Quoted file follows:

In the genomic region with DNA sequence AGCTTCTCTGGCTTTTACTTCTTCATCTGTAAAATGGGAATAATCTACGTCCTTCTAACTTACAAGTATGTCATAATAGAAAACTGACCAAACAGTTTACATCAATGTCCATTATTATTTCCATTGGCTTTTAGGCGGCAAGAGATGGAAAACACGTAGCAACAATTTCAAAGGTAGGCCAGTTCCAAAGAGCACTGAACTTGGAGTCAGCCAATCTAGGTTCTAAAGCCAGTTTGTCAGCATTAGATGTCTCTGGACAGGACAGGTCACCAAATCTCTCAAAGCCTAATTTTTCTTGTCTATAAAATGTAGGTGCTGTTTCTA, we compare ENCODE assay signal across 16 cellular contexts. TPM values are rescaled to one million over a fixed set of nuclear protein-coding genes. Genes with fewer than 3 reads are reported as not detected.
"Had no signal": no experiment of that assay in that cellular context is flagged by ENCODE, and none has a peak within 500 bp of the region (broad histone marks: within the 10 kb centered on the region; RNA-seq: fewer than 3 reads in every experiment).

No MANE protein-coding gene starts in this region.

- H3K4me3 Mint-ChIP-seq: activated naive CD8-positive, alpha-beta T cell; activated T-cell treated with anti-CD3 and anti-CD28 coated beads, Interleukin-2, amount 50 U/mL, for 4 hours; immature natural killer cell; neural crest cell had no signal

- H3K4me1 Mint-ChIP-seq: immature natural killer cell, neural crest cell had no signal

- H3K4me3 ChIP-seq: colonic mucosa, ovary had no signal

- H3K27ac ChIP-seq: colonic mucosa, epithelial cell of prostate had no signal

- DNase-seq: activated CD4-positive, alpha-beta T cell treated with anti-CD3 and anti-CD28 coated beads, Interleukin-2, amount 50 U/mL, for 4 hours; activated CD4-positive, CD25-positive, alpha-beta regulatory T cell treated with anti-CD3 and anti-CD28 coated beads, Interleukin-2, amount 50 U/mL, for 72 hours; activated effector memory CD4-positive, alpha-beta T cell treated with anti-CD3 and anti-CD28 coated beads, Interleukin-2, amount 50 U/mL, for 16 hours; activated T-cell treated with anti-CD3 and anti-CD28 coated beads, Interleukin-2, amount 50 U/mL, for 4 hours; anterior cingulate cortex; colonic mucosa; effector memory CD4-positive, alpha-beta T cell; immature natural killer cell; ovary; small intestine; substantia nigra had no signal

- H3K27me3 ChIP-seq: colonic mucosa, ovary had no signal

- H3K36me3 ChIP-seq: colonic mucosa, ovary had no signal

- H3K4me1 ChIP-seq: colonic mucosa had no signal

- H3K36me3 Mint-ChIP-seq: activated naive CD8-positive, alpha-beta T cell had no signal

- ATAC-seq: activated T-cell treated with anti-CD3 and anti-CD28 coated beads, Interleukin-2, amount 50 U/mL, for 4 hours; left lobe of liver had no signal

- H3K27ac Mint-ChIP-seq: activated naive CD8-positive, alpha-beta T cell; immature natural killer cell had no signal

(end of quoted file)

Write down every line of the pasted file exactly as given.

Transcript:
In the genomic region with DNA sequence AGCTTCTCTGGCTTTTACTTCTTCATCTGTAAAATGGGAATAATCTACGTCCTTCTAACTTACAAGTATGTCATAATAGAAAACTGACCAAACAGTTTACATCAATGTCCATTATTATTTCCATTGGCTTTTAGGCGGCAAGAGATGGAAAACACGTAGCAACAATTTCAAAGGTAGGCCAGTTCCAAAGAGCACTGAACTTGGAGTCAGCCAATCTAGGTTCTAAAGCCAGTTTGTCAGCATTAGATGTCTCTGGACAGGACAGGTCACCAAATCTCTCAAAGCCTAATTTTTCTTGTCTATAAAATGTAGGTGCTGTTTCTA, we compare ENCODE assay signal across 16 cellular contexts. TPM values are rescaled to one million over a fixed set of nuclear protein-coding genes. Genes with fewer than 3 reads are reported as not detected.
"Had no signal": no experiment of that assay in that cellular context is flagged by ENCODE, and none has a peak within 500 bp of the region (broad histone marks: within the 10 kb centered on the region; RNA-seq: fewer than 3 reads in every experiment).

No MANE protein-coding gene starts in this region.

- H3K4me3 Mint-ChIP-seq: activated naive CD8-positive, alpha-beta T cell; activated T-cell treated with anti-CD3 and anti-CD28 coated beads, Interleukin-2, amount 50 U/mL, for 4 hours; immature natural killer cell; neural crest cell had no signal

- H3K4me1 Mint-ChIP-seq: immature natural killer cell, neural crest cell had no signal

- H3K4me3 ChIP-seq: colonic mucosa, ovary had no signal

- H3K27ac ChIP-seq: colonic mucosa, epithelial cell of prostate had no signal

- DNase-seq: activated CD4-positive, alpha-beta T cell treated with anti-CD3 and anti-CD28 coated beads, Interleukin-2, amount 50 U/mL, for 4 hours; activated CD4-positive, CD25-positive, alpha-beta regulatory T cell treated with anti-CD3 and anti-CD28 coated beads, Interleukin-2, amount 50 U/mL, for 72 hours; activated effector memory CD4-positive, alpha-beta T cell treated with anti-CD3 and anti-CD28 coated beads, Interleukin-2, amount 50 U/mL, for 16 hours; activated T-cell treated with anti-CD3 and anti-CD28 coated beads, Interleukin-2, amount 50 U/mL, for 4 hours; anterior cingulate cortex; colonic mucosa; effector memory CD4-positive, alpha-beta T cell; immature natural killer cell; ovary; small intestine; substantia nigra had no signal

- H3K27me3 ChIP-seq: colonic mucosa, ovary had no signal

- H3K36me3 ChIP-seq: colonic mucosa, ovary had no signal

- H3K4me1 ChIP-seq: colonic mucosa had no signal

- H3K36me3 Mint-ChIP-seq: activated naive CD8-positive, alpha-beta T cell had no signal

- ATAC-seq: activated T-cell treated with anti-CD3 and anti-CD28 coated beads, Interleukin-2, amount 50 U/mL, for 4 hours; left lobe of liver had no signal

- H3K27ac Mint-ChIP-seq: activated naive CD8-positive, alpha-beta T cell; immature natural killer cell had no signal